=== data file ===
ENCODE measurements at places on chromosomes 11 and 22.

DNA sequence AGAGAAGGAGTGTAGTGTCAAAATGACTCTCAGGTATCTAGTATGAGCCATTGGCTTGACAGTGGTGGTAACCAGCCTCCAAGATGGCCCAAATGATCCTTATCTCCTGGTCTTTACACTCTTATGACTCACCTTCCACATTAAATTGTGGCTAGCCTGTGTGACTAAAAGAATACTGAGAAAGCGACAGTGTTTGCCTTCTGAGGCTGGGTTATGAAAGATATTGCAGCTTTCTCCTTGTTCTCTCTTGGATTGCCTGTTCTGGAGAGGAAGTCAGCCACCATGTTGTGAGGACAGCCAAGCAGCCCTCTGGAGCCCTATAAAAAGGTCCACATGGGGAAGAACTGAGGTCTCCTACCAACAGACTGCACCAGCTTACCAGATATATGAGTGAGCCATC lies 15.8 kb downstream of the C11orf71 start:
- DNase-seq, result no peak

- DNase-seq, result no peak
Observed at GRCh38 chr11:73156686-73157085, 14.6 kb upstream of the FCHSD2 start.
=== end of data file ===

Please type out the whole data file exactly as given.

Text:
ENCODE measurements at places on chromosomes 11 and 22.

DNA sequence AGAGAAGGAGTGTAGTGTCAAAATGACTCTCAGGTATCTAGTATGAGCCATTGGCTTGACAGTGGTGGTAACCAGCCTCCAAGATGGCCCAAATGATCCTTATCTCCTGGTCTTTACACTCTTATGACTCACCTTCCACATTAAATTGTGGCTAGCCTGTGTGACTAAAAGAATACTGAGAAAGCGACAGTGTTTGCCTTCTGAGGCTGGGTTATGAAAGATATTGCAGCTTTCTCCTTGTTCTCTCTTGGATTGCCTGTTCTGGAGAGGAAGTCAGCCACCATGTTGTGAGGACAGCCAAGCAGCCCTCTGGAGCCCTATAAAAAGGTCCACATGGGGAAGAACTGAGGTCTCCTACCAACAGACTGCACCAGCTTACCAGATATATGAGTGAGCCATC lies 15.8 kb downstream of the C11orf71 start:
- DNase-seq, result no peak

- DNase-seq, result no peak
Observed at GRCh38 chr11:73156686-73157085, 14.6 kb upstream of the FCHSD2 start.